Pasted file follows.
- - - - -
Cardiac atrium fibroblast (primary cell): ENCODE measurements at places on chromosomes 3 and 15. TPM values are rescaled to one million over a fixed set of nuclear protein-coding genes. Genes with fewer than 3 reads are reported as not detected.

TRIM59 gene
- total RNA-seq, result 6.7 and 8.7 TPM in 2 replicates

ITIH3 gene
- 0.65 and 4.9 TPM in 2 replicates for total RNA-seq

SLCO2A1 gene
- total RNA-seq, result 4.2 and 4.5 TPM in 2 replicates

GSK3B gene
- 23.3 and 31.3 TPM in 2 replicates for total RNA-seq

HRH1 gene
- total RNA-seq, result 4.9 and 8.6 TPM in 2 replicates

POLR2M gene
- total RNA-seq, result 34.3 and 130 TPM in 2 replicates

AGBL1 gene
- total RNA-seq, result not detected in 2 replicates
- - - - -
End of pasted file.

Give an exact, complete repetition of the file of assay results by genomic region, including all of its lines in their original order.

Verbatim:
Cardiac atrium fibroblast (primary cell): ENCODE measurements at places on chromosomes 3 and 15. TPM values are rescaled to one million over a fixed set of nuclear protein-coding genes. Genes with fewer than 3 reads are reported as not detected.

TRIM59 gene
- total RNA-seq, result 6.7 and 8.7 TPM in 2 replicates

ITIH3 gene
- 0.65 and 4.9 TPM in 2 replicates for total RNA-seq

SLCO2A1 gene
- total RNA-seq, result 4.2 and 4.5 TPM in 2 replicates

GSK3B gene
- 23.3 and 31.3 TPM in 2 replicates for total RNA-seq

HRH1 gene
- total RNA-seq, result 4.9 and 8.6 TPM in 2 replicates

POLR2M gene
- total RNA-seq, result 34.3 and 130 TPM in 2 replicates

AGBL1 gene
- total RNA-seq, result not detected in 2 replicates